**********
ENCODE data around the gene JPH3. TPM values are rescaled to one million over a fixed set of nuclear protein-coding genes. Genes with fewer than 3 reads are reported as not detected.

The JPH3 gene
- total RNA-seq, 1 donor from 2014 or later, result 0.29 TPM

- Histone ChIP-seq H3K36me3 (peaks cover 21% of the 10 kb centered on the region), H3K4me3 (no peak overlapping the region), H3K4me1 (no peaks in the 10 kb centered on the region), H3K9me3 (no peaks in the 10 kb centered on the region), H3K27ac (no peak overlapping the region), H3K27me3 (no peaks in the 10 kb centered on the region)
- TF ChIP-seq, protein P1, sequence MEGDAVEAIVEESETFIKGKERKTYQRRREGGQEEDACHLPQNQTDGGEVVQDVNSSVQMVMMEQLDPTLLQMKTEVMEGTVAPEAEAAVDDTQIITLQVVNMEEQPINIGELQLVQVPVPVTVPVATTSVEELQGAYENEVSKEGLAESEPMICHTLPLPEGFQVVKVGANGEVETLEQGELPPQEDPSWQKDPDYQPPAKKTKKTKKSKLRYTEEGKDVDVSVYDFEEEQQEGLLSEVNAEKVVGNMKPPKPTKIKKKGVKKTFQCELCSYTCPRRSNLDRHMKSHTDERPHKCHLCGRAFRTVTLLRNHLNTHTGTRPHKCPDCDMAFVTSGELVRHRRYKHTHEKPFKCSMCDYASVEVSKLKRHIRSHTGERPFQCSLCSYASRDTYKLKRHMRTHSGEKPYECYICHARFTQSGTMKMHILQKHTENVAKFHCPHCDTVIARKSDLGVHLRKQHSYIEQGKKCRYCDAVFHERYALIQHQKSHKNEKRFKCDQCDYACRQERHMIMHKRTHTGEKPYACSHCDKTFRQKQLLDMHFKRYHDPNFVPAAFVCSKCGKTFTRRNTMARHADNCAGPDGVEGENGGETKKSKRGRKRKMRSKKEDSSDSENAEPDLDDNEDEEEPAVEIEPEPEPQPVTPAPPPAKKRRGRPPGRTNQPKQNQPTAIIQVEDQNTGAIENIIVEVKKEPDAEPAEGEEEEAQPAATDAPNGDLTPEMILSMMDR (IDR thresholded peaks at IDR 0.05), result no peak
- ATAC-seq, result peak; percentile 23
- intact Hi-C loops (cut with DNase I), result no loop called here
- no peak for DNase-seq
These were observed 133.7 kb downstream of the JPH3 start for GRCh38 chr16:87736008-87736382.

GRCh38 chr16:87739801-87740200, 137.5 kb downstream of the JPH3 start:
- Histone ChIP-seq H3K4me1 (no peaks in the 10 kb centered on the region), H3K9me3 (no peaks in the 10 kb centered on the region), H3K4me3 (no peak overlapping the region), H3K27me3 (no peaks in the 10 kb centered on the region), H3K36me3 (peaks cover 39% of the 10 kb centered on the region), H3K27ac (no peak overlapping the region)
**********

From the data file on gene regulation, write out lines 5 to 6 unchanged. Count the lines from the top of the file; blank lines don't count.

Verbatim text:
- TF ChIP-seq, protein P1, sequence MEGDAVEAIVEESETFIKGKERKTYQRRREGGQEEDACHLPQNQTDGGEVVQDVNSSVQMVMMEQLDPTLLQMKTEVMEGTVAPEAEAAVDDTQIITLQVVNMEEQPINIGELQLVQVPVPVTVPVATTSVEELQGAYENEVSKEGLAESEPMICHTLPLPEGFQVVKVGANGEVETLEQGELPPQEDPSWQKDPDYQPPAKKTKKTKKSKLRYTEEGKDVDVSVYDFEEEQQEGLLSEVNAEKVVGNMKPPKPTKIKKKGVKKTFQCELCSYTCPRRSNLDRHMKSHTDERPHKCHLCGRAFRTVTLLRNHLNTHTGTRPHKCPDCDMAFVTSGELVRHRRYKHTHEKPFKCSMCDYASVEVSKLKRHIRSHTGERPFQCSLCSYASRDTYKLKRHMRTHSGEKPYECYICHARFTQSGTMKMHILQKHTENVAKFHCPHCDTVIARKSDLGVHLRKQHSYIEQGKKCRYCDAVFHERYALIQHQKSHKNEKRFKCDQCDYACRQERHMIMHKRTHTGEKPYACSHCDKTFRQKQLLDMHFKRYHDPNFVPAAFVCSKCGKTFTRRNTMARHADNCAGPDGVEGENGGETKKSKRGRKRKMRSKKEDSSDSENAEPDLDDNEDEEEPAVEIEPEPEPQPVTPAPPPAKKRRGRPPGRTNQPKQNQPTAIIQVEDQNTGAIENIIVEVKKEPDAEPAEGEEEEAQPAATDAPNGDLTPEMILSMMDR (IDR thresholded peaks at IDR 0.05), result no peak
- ATAC-seq, result peak; percentile 23